Pailin longan is expected to be the third Cambodian fruit to be officially exported directly to the Chinese market, after bananas and, more recently, mangoes, according to the agriculture minister. But as the ministry’s director-general for Agriculture Ngin Chhay previously told The Post, Chinese authorities only consider a single product per country at a time to import.

Farmers and exporters to Thailand have been dealing with severe market pressures following the neighbouring country’s complete halt in purchases of Cambodian longan, after China on August 13 imposed a ban on Thai longan over contamination with mealybugs, which it lifted just four days later.

Pailin longan cultivation has reached 13,608ha nationwide, of which 7,000ha will be harvested this season. The trees yield an average of between seven and 30 tonnes per hectare depending on crop maintenance. And according to the Pailin Longan Association, the harvest typically occurs from August to end-December.

MOST VIEWED

  • Siem Reap drain canal now ‘mangrove’ promenade

    A more than half a kilometre long stretch of canal in Siem Reap has been covered and turned into a promenade to attract visitors, said Ly Rasmey, secretary of state at the Ministry of Land Management, Urban Planning and Construction, on September 16. The new pedestrianised

  • Typhoon Noru brings flash floods – 16 dead

    An official warned that that the 16th typhoon of the season, Noru, had brought heavy rains to areas the Mekong River and flooded thousands of homes in the provinces bordering Thailand. As of September 27, the death toll from the flooding had risen to 16. National Committee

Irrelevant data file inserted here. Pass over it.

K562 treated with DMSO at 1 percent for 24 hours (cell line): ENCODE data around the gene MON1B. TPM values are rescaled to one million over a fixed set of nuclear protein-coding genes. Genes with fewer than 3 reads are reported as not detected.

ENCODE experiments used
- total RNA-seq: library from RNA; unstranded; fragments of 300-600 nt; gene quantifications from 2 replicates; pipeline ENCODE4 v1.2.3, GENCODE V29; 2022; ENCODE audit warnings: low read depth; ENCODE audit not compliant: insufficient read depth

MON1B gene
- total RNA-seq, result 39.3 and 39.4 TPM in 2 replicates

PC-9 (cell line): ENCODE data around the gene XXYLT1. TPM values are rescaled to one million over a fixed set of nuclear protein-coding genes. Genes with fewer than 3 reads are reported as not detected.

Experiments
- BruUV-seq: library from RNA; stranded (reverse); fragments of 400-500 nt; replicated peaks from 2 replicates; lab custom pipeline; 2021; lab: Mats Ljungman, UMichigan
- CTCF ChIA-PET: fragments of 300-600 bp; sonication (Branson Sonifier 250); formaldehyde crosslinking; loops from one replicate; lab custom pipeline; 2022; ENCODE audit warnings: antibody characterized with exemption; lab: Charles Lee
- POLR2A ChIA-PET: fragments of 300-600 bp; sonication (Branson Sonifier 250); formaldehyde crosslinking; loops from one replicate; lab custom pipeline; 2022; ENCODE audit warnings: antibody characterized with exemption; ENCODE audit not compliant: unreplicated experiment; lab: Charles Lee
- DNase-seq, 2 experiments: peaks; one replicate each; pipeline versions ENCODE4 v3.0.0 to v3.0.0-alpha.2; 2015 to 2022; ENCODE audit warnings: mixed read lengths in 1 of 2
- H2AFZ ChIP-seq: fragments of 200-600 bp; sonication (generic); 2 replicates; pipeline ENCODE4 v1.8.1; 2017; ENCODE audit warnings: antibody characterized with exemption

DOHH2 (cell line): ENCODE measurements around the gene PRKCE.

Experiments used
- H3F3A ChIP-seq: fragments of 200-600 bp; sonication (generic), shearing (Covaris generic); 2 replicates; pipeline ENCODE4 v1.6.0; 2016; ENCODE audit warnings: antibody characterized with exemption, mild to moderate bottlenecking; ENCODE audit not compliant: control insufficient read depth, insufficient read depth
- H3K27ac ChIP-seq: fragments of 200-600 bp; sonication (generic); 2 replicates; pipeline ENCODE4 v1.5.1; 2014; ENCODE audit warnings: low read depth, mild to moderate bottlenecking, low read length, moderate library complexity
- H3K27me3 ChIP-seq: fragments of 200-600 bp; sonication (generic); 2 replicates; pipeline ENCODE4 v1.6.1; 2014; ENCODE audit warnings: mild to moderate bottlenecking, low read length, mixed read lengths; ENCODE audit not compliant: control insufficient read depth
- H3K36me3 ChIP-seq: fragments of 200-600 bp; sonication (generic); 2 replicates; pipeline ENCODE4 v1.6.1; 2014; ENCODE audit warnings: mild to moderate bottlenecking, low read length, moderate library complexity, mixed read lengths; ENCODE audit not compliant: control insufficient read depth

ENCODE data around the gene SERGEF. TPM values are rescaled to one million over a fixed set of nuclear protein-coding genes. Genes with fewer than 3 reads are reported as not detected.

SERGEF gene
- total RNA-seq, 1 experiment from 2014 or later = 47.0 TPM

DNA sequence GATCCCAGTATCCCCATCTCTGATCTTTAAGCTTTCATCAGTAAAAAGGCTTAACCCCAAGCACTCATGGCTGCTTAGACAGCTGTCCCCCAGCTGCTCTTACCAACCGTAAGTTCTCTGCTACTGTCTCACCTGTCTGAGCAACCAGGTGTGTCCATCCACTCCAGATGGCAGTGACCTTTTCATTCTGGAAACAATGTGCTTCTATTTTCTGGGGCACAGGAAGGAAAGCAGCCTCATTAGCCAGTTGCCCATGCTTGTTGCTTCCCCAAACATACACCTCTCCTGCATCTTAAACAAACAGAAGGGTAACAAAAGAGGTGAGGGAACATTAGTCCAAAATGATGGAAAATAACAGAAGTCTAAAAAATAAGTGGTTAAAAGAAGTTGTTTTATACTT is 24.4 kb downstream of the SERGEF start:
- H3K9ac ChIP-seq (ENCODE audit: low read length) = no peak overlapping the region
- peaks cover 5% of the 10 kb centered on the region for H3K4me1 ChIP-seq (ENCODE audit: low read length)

• Angkor wildlife, aquarium park still to open October

    The Angkor Wildlife and Aquarium complex about 30km southeast of Siem Reap town with initial total investment of more than $70 million is reportedly still on track for an end-October opening. The park is located on a 100ha plot along National Road 6 in Kbon village, Khchas

  • Defence minister reaffirms Kingdom’s staunch support for One-China policy

    Minister of National Defence General Tea Banh has reaffirmed Cambodia’s unwavering support for the One-China policy. Tea Banh was speaking at the September 20 ceremonial handover of 117 vehicles and other military equipment donated by China’s defence ministry, held at Phnom Chumreay International Military Training

  • Deaths due to ‘lifestyle’ diseases rise in Kingdom

    The Ministry of Health has called on people to pay closer attention to their health to protect themselves from non-communicable diseases (NCDs) which it said have caused high rates of deaths in the country. Ministry secretary of state York Sambath made the call at a

  • Textile industry minimum wage now $200

    The official minimum wage for workers in textile-related sectors including garment, footwear, and travel goods for 2023 was pegged at $198, with Prime Minister Hun Sen stepping in to add $2 to the total, making it $200 per month. The Ministry of Labour and Vocational Training made the announcement